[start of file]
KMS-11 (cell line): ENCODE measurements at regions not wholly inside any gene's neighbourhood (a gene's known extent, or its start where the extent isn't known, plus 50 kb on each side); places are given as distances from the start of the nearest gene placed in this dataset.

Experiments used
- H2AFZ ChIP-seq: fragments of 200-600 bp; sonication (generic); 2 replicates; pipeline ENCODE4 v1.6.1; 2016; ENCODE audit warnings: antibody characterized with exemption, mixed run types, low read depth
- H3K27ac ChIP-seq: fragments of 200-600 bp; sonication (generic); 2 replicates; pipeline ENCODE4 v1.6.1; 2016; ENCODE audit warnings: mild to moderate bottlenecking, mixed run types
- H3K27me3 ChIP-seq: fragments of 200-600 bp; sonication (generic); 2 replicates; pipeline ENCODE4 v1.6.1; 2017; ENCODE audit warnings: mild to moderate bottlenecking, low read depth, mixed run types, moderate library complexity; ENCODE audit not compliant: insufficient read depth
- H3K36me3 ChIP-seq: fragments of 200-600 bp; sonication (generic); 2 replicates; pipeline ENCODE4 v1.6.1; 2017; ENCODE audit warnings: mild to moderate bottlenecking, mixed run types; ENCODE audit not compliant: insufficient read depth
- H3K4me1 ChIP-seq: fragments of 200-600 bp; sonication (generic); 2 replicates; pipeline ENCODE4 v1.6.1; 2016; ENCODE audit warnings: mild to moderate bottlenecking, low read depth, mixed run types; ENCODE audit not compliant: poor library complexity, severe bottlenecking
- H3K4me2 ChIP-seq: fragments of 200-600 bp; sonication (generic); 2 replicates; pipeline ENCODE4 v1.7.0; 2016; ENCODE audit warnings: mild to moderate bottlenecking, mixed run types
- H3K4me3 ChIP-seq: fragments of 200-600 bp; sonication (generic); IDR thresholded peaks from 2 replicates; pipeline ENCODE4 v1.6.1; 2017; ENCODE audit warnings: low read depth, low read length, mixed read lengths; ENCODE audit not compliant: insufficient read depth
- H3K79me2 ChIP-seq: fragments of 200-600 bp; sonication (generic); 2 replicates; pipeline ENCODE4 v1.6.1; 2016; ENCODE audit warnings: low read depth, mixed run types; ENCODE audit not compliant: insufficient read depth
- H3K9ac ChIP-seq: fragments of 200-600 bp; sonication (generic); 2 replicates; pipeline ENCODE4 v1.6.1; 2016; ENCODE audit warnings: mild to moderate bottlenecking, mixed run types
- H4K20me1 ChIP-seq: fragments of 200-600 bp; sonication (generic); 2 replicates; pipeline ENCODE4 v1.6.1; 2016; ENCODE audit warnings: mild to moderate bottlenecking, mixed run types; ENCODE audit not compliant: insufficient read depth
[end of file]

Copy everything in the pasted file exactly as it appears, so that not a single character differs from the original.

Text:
KMS-11 (cell line): ENCODE measurements at regions not wholly inside any gene's neighbourhood (a gene's known extent, or its start where the extent isn't known, plus 50 kb on each side); places are given as distances from the start of the nearest gene placed in this dataset.

Experiments used
- H2AFZ ChIP-seq: fragments of 200-600 bp; sonication (generic); 2 replicates; pipeline ENCODE4 v1.6.1; 2016; ENCODE audit warnings: antibody characterized with exemption, mixed run types, low read depth
- H3K27ac ChIP-seq: fragments of 200-600 bp; sonication (generic); 2 replicates; pipeline ENCODE4 v1.6.1; 2016; ENCODE audit warnings: mild to moderate bottlenecking, mixed run types
- H3K27me3 ChIP-seq: fragments of 200-600 bp; sonication (generic); 2 replicates; pipeline ENCODE4 v1.6.1; 2017; ENCODE audit warnings: mild to moderate bottlenecking, low read depth, mixed run types, moderate library complexity; ENCODE audit not compliant: insufficient read depth
- H3K36me3 ChIP-seq: fragments of 200-600 bp; sonication (generic); 2 replicates; pipeline ENCODE4 v1.6.1; 2017; ENCODE audit warnings: mild to moderate bottlenecking, mixed run types; ENCODE audit not compliant: insufficient read depth
- H3K4me1 ChIP-seq: fragments of 200-600 bp; sonication (generic); 2 replicates; pipeline ENCODE4 v1.6.1; 2016; ENCODE audit warnings: mild to moderate bottlenecking, low read depth, mixed run types; ENCODE audit not compliant: poor library complexity, severe bottlenecking
- H3K4me2 ChIP-seq: fragments of 200-600 bp; sonication (generic); 2 replicates; pipeline ENCODE4 v1.7.0; 2016; ENCODE audit warnings: mild to moderate bottlenecking, mixed run types
- H3K4me3 ChIP-seq: fragments of 200-600 bp; sonication (generic); IDR thresholded peaks from 2 replicates; pipeline ENCODE4 v1.6.1; 2017; ENCODE audit warnings: low read depth, low read length, mixed read lengths; ENCODE audit not compliant: insufficient read depth
- H3K79me2 ChIP-seq: fragments of 200-600 bp; sonication (generic); 2 replicates; pipeline ENCODE4 v1.6.1; 2016; ENCODE audit warnings: low read depth, mixed run types; ENCODE audit not compliant: insufficient read depth
- H3K9ac ChIP-seq: fragments of 200-600 bp; sonication (generic); 2 replicates; pipeline ENCODE4 v1.6.1; 2016; ENCODE audit warnings: mild to moderate bottlenecking, mixed run types
- H4K20me1 ChIP-seq: fragments of 200-600 bp; sonication (generic); 2 replicates; pipeline ENCODE4 v1.6.1; 2016; ENCODE audit warnings: mild to moderate bottlenecking, mixed run types; ENCODE audit not compliant: insufficient read depth